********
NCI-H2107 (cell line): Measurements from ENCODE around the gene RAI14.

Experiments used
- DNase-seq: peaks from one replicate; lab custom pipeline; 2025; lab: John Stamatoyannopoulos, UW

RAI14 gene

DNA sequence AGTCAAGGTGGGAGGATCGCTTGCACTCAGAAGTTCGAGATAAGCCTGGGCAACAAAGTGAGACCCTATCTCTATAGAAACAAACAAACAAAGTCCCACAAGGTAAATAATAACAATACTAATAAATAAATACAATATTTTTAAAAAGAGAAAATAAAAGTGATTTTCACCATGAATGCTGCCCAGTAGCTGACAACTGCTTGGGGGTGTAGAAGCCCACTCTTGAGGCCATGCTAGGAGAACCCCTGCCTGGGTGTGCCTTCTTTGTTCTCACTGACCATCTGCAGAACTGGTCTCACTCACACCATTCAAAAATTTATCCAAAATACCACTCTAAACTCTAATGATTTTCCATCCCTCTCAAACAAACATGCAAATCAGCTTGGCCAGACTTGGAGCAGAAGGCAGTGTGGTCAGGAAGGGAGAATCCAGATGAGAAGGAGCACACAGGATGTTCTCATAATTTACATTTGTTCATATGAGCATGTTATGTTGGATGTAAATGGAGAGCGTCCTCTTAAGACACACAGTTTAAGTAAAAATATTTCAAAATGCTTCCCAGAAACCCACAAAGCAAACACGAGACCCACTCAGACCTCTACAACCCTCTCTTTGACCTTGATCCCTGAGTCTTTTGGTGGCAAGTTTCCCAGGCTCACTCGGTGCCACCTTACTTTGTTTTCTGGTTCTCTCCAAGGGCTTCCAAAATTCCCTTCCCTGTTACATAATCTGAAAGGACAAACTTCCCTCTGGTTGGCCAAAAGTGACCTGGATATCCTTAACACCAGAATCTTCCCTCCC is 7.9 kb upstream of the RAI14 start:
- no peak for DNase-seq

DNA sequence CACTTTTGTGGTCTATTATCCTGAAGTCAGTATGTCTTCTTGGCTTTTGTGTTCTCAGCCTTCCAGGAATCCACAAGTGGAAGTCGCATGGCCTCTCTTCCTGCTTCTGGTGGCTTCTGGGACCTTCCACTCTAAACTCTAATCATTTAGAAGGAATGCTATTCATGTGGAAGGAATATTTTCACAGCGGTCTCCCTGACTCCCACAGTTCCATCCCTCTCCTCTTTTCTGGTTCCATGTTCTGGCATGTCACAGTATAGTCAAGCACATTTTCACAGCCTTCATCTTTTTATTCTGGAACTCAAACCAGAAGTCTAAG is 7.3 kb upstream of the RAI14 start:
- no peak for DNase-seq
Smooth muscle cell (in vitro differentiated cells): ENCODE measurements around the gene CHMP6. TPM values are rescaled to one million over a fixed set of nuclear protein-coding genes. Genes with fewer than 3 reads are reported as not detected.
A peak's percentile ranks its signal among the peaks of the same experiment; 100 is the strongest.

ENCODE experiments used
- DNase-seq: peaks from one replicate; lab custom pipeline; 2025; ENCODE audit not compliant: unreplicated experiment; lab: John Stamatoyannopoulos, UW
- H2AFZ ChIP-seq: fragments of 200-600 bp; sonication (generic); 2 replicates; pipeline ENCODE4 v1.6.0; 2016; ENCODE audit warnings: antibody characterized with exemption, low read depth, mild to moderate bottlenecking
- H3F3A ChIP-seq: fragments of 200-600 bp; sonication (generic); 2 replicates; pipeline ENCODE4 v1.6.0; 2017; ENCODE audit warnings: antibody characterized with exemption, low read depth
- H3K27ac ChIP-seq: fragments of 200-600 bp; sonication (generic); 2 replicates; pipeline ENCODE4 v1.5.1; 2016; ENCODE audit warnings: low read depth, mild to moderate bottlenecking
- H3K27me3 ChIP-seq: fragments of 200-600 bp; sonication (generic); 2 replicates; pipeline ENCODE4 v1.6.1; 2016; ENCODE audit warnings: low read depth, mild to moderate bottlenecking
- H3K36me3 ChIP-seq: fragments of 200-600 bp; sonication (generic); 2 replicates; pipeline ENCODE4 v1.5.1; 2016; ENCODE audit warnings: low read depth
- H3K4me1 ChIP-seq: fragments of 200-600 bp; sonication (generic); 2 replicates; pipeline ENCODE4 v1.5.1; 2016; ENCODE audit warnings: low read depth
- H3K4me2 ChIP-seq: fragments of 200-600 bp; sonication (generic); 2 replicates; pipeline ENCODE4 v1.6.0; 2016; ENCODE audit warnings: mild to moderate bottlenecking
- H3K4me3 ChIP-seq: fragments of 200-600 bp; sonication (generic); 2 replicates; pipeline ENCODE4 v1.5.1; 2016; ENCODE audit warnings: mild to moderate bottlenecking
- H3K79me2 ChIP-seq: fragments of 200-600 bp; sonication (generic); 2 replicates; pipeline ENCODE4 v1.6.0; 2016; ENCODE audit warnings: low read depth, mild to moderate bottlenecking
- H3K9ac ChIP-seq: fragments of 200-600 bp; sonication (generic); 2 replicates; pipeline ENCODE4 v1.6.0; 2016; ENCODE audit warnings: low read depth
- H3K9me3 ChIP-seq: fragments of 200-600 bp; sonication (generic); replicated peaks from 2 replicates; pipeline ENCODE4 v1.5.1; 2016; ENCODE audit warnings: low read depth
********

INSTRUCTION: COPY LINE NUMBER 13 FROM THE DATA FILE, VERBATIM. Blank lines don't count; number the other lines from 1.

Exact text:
- H2AFZ ChIP-seq: fragments of 200-600 bp; sonication (generic); 2 replicates; pipeline ENCODE4 v1.6.0; 2016; ENCODE audit warnings: antibody characterized with exemption, low read depth, mild to moderate bottlenecking